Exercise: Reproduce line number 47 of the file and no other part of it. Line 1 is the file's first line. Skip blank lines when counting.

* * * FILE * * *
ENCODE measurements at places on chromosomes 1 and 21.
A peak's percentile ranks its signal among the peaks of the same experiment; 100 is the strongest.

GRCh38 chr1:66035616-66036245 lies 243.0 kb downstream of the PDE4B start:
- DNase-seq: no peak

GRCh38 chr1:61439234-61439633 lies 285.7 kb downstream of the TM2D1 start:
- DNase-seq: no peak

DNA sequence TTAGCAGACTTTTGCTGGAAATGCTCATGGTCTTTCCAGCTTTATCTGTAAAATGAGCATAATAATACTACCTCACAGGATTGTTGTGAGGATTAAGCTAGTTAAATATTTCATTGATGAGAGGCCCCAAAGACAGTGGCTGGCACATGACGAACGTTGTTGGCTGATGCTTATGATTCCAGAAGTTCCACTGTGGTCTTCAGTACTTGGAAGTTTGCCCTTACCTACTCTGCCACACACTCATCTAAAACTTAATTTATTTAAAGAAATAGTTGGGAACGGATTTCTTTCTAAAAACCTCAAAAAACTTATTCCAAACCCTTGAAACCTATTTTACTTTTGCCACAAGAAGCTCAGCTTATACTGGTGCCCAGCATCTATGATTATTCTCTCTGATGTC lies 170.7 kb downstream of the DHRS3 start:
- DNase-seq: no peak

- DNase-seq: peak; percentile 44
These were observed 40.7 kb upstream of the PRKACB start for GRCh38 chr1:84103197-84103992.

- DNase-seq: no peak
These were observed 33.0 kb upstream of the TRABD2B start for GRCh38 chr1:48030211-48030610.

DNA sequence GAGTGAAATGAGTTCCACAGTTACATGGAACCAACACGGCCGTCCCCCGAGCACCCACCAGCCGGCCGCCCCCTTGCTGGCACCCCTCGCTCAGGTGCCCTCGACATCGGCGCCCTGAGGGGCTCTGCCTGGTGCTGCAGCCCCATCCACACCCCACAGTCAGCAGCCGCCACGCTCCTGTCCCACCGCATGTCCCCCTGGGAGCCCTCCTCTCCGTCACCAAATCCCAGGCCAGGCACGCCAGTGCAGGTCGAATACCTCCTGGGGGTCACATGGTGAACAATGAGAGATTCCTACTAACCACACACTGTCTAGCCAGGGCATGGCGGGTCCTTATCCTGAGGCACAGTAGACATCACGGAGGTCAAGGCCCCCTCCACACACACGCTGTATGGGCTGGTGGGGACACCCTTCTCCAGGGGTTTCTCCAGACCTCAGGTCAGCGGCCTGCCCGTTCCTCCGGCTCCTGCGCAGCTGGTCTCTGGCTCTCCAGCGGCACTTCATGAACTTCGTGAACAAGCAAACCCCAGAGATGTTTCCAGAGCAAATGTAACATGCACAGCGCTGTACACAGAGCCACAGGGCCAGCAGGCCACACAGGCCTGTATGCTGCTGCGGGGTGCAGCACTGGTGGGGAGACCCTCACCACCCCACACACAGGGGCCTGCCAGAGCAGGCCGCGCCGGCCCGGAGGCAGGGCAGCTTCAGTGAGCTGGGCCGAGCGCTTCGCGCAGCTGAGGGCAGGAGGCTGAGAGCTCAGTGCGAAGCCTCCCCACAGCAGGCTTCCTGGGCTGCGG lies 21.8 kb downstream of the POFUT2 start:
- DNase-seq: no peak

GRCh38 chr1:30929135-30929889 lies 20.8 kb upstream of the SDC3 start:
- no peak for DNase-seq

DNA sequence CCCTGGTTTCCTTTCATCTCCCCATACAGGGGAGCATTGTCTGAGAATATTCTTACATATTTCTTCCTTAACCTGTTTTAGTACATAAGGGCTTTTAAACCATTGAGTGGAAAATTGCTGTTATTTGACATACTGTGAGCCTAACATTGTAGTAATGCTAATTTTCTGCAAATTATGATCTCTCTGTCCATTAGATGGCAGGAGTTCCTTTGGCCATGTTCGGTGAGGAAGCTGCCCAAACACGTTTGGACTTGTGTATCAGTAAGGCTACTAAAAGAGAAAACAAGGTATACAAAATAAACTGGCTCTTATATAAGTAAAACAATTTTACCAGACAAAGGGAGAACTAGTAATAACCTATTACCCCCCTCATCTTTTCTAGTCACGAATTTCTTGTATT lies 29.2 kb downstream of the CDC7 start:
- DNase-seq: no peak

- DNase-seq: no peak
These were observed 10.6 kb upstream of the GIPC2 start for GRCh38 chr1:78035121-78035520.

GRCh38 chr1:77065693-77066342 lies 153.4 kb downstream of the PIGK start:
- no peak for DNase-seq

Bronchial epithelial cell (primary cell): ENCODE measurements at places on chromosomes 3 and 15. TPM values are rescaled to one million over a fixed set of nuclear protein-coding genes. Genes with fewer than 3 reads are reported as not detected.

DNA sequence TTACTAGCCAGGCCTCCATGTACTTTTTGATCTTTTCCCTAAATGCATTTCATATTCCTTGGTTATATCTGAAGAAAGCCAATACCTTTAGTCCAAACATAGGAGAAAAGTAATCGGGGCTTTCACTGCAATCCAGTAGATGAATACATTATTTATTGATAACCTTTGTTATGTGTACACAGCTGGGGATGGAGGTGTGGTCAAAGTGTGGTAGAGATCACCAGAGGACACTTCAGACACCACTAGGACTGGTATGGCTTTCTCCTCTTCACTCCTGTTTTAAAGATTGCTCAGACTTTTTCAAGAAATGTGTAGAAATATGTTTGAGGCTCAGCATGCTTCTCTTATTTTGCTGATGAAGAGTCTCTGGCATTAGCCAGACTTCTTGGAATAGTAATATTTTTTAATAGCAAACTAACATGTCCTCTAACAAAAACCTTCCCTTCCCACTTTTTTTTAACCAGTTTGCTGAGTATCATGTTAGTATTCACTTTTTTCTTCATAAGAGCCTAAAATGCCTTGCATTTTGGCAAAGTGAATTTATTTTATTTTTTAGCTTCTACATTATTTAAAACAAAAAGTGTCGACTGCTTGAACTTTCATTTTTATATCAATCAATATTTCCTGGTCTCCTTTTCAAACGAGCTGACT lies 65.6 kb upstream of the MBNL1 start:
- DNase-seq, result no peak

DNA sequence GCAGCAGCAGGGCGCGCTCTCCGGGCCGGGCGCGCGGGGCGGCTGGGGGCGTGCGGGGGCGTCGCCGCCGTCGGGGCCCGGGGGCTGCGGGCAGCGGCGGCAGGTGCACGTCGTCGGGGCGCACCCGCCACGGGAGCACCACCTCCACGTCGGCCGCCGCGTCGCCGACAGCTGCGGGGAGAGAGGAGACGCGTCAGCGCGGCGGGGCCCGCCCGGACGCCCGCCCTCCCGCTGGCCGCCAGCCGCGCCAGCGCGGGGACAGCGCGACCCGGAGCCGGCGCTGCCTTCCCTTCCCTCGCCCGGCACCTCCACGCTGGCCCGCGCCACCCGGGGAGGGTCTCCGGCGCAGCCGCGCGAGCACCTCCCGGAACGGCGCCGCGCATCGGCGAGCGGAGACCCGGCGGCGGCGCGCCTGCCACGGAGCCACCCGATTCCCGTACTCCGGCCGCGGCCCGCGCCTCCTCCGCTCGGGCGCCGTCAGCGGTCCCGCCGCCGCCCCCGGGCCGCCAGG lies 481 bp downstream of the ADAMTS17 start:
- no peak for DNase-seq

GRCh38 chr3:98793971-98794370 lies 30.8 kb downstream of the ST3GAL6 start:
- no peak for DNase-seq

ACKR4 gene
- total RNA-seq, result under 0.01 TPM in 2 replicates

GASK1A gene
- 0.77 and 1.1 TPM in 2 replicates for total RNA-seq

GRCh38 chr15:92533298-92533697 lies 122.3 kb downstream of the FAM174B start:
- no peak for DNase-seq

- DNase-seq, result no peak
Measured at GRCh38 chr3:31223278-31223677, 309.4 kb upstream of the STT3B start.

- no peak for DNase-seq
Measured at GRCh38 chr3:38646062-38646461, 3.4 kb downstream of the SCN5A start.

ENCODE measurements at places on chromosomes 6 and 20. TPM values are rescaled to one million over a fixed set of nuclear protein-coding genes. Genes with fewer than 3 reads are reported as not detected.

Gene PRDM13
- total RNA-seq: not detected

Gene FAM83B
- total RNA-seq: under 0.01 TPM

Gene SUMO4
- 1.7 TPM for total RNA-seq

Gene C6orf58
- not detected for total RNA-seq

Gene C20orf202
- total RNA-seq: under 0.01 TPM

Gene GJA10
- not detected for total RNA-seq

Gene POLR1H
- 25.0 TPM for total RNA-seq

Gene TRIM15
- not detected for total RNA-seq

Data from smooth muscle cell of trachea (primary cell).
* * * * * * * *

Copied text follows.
Gene C6orf58